Normal History Vol. 519: The Art Of David Lester

Every Saturday, we’ll be posting a new illustration by David Lester. The Mecca Normal guitarist is visually documenting people, places and events from his band’s 35-year run, with text by vocalist Jean Smith.

Known for the intensity of our live shows, this one (Montreal 1996 with Peter Jefferies on drums) borders on incendiary. Maybe it’s just me, but I figure the guitar and the drums are both trying to get the last word, while I felt I needed to elevate my performance to justify the drama.

“I Hear You” from The Family Swan (Kill Rock Stars, 2002) (download):

MAGNET Exclusive: Premiere Of Bobby Long’s “Serpentine”

Bobby Long has never been one to make the same album twice—not even close. To guard against repetition, he’s fortified his muse with a diverse list of producers, including Liam Watson (White Stripes), Ted Hutt (Old Crow Medicine Show, Lucero) and Mark Hallman (Carole King, Ani DiFranco).

“I don’t want this to sound insensitive to the listener, but I’ve never really worried about what people think,” says Long, who’s a new father and settled comfortably in Jersey City, just across the Hudson River from New York City. “My tastes change, and my style of playing is changing and evolving all the time. What I’m listening to today is not what I’m going to be listening to in a year-and-a-half’s time.”

On his latest, Sultans (Compass), the Americanized Brit is in full-on collaboration mode with multi-instrumentalist Jack Dawson, who gets double-billing on the cover. Long had previously worked with Dawson on 2012’s The Backing Singer EP. “He played violin on that record, and we share a lot of the same loves,” says Long. “You get to the stage where you just want to work with friends—and I think we’ll continue together for the time being.”

Making Sultans was a no-pressure, no-fuss affair, with Dawson producing and another pal, Dave Lindsay, serving as engineer and drummer. Sessions took place over a year’s time at Lindsay’s Country Club Studio in Brooklyn. “We recorded as a three piece—about 50 percent of what you’re hearing is live,” says Long. “I’d sit by the console and press play; Dave would go into the drum room and sit down; and Jack played bass. I fucked up a few times, where I didn’t press the right button. So we’d do this great take, and Dave would get up from the drums and come around and be like, ‘Ah shit, you didn’t press record.’”

Sultans takes its name from the LP’s first and last tracks. The original was just drums, ukulele and a sample that Dawson loved, with Sgt. Pepper being the obvious inspiration for the eventual bookend treatment. And while Sultans is only occasionally loose and experimental, it does test the limits of Long’s gritty folk template in some unexpected ways. At times, its tightly wounded psychedelic jams recall Jimi Hendrix’s sophomore masterpiece, Axis: Bold As Love, especially in their push-and-pull between the blues and the Beatles.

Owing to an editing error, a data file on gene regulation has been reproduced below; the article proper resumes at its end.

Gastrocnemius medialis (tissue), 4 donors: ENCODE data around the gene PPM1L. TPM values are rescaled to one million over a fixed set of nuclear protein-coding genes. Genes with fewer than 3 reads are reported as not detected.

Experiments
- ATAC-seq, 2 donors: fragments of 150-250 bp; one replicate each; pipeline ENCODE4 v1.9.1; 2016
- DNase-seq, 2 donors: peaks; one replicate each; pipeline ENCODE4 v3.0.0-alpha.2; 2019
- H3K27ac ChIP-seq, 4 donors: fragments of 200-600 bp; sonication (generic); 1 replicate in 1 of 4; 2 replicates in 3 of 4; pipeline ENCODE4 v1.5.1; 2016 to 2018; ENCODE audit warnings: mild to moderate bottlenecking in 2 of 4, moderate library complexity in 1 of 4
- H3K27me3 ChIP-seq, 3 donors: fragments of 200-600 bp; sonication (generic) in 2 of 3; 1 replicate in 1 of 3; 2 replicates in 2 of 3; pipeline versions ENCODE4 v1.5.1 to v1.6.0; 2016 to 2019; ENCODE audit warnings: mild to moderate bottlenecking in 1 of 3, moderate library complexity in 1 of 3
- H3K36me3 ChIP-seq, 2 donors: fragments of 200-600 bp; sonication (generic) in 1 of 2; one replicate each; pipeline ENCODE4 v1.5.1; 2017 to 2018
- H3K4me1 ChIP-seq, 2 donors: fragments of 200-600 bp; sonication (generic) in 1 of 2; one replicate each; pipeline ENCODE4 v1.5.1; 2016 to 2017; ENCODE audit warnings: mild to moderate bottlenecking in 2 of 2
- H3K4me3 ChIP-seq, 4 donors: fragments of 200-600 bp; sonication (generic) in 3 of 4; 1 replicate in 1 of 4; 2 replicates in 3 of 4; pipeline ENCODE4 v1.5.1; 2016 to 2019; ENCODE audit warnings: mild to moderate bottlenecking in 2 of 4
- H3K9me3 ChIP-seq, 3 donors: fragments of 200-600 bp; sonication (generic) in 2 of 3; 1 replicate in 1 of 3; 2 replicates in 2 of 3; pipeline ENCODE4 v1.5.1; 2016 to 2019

That friction works in spades on “Serpentine,” a driving, ominous mini-epic with a slithering guitar lead and lyrics that bemoan the vagaries of co-dependence. “The riff I had for a while—that was one of the more instinctive songs, really,” says Long. “I have a lot of wonderful women in my life who seem to dote on me, from my mom to my wife to my sisters. It’s more of an ode to them.”

—Hobart Rowland 

Normal History Vol. 518: The Art Of David Lester

Every Saturday, we’ll be posting a new illustration by David Lester. The Mecca Normal guitarist is visually documenting people, places and events from his band’s 35-year run, with text by vocalist Jean Smith.

“When we put out our first LP, it was promptly called the worst record ever made by a reviewer who added that my guitar player should kill me. Meanwhile, the same city’s college-radio station had us at number one. Being disliked and appreciated have both contributed to our intensity and longevity.” —Jean Smith, “Surviving The Underground,” Monitor Mix, NPR, 2009

“Every Wrong Word” from The Family Swan (Kill Rock Stars, 2002) (download):

Normal History Vol. 517: The Art Of David Lester

Every Saturday, we’ll be posting a new illustration by David Lester. The Mecca Normal guitarist is visually documenting people, places and events from his band’s 35-year run, with text by vocalist Jean Smith.

“The activity of not attempting to get somewhere in terms of what already exists presents an opportunity to make things up as we go along. It was a thrill to get a playlist in the mail from Moscow, Idaho—a place we’d never even heard of—and a strange sensation to get a letter from a guy in Arkansas who’d been beaten up for wearing one of our weirdo T-shirts. We went on tour because it was a scary adventure, not to sell records.” —Jean Smith, “Surviving The Underground,” Monitor Mix, NPR, 2009

“In January” from The Family Swan (Kill Rock Stars, 2002) (download):

Normal History Vol. 516: The Art Of David Lester